In the socio-religious context of today’s Gospel story, according to the cultural morals and religious laws, this woman is perhaps the last person to whom “living water” should be given.
At least that is what we are supposed to think. After all, she is a woman who, in a male-preferred society, is undeserving of any special privileges.
Furthermore, she is a Samaritan, a member of the group that observant Jews considered fallen away from the true religion of Israel, and therefore apostates, and no longer people of the covenant.
On top of that, she is a woman of questionable virtue, even within her own community. Many scholars believe that is the reason she came all alone and in the heat of the day to draw water from the well, rather than in the company of the other women in the cool of the morning. Because of this, many scholars surmise that she may well have been an outsider in her own village.
In the first reading along with the Israelites we are told that God will quench our thirst. In the Gospel we discover that Jesus is the source of “living water.” Thus, we may conclude that God’s promise to quench our thirst, is fulfilled in Jesus Christ.
It is interesting to note that in all of this, there is no talk of our meriting this life-giving water. The Israelites were undeserving, the Samaritan woman was undeserving, and we too, in our human sinfulness, are undeserving. This life-giving water is not deserved but freely given.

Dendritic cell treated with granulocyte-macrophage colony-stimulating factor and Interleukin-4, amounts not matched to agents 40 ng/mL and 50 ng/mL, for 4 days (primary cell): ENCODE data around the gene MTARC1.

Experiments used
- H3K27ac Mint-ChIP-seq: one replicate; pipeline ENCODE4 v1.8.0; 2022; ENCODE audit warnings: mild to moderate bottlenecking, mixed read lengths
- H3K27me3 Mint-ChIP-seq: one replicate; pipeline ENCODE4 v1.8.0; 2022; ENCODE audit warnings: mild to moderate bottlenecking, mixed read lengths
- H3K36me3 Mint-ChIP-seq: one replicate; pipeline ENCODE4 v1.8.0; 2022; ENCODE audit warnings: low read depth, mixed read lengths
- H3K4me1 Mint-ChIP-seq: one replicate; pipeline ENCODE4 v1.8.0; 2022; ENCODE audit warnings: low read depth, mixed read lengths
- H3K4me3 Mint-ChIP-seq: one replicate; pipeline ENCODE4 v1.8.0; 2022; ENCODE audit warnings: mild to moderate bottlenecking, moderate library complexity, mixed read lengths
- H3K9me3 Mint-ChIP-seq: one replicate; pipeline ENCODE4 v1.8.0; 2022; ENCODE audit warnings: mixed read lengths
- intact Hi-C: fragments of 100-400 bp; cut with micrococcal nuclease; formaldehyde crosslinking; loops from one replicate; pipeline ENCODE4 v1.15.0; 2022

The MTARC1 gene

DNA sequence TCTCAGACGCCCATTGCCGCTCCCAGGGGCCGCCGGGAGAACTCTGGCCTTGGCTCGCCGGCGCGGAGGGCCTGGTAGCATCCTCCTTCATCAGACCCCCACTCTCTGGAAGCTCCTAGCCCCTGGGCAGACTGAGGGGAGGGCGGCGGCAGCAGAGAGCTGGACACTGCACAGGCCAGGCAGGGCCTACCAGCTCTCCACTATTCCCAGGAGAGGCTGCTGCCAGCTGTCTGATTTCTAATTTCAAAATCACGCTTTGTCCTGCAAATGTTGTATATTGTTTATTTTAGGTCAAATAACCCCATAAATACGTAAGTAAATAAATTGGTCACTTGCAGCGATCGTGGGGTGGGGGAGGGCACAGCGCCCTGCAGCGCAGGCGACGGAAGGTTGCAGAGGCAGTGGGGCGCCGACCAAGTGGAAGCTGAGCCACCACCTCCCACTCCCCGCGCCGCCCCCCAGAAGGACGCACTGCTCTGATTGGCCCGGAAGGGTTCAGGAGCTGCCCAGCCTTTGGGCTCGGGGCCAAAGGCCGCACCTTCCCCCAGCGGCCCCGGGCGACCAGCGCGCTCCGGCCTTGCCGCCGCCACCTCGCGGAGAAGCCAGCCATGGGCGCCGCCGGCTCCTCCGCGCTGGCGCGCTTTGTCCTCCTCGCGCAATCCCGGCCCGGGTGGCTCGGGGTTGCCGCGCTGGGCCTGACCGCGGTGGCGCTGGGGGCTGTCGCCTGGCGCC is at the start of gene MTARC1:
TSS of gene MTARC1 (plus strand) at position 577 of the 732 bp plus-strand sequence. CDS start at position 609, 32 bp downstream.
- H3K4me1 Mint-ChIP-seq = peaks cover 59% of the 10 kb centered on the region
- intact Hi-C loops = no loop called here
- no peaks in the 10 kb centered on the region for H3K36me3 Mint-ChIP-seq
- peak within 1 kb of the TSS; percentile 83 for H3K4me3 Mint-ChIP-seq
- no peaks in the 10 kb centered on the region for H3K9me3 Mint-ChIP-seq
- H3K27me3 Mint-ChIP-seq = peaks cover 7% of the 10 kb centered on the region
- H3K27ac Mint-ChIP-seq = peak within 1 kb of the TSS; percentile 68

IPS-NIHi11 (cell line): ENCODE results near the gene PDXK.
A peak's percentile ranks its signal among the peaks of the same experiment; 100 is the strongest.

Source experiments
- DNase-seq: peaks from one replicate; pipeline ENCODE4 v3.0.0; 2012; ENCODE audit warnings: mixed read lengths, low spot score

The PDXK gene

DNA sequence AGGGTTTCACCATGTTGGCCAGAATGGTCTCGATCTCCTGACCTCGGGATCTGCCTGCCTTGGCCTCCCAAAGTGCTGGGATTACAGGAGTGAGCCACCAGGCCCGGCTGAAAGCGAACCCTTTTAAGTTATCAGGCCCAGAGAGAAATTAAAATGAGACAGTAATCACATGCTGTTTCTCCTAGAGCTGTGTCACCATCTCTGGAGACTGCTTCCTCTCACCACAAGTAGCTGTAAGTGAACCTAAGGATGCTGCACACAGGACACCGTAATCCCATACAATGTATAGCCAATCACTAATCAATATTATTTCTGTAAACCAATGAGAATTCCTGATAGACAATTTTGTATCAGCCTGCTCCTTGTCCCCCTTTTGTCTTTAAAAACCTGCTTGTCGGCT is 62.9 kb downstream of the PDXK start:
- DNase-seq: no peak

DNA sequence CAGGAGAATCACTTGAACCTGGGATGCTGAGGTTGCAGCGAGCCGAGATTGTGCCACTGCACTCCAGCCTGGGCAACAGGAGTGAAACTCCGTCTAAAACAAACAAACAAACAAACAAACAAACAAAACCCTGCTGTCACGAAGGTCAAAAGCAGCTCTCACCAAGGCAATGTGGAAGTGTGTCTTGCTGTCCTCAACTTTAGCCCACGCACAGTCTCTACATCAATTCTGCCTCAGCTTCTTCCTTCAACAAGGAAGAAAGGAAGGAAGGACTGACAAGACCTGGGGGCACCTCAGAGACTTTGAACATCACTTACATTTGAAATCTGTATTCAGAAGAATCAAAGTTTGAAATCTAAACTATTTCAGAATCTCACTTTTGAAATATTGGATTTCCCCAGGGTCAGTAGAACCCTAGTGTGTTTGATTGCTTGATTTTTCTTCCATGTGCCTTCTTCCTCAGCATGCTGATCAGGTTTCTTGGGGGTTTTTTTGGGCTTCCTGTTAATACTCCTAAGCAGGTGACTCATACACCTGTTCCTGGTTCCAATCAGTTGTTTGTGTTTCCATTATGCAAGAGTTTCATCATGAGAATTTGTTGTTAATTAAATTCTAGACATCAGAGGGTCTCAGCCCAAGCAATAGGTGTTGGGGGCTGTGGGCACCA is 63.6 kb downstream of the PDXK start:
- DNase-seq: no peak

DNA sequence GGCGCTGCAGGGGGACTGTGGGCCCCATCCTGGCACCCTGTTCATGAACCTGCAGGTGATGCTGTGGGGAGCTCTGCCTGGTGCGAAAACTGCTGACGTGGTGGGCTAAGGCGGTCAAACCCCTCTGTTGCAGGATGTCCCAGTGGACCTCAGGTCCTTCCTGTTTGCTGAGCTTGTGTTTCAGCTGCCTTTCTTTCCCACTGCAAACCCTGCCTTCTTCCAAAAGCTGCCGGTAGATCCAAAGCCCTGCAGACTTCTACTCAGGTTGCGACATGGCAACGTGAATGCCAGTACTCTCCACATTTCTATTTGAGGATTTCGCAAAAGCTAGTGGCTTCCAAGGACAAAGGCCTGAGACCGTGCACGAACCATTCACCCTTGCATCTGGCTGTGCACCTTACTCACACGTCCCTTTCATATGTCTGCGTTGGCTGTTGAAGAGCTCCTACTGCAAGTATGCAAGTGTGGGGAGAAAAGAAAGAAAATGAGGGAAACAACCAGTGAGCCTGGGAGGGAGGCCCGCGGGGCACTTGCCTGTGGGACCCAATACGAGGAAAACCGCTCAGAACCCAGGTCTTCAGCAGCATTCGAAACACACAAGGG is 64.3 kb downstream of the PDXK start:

It is from God’s lavish love that this water flows and our thirst is slaked. What matters is whether or not we recognize that we are thirsty and know to seek to have our thirst quenched in Jesus Christ.
I think it is very important to note that this woman at the center of today’s Gospel encounter, could easily, particularly in a patriarchal society, be written off as a sinful person. But that would completely miss the point and trajectory of her encounter with Jesus. A hugely significant point of the story is not that she is sinful but that she is a Samaritan woman! And Jesus is a Jewish man and he should know better than to have anything to do with her! So we have a man approaching a woman in an area where they are alone and they are unrelated -- this is very problematic according to 1st Century Middle Eastern mores.
Jesus should know better, but he has a plan and his plan is to offer her salvation, regardless of her “outsider religious status”, regardless of her sin.
The trajectory of this encounter that is so important is that Jesus manifests that God’s plan of salvation is not just for the House of Israel! It is for all people. It is even open to Samaritans!
The readings over the next few Sundays offer wonderful Lenten opportunities to look deeply into our own hearts. Have they hardened like the Israelites who took God’s goodness for granted?
Do we test God even though we have seen, heard of, and experienced God’s marvelous deeds in our lives? Or, are we more like the Samaritan woman caught in the complexities of life, yet open to new insights; open to conversions of mind and heart with Jesus? What parts of my life most need conversion? Am I gaining any new insights through my Lenten practices...is my heart any softer?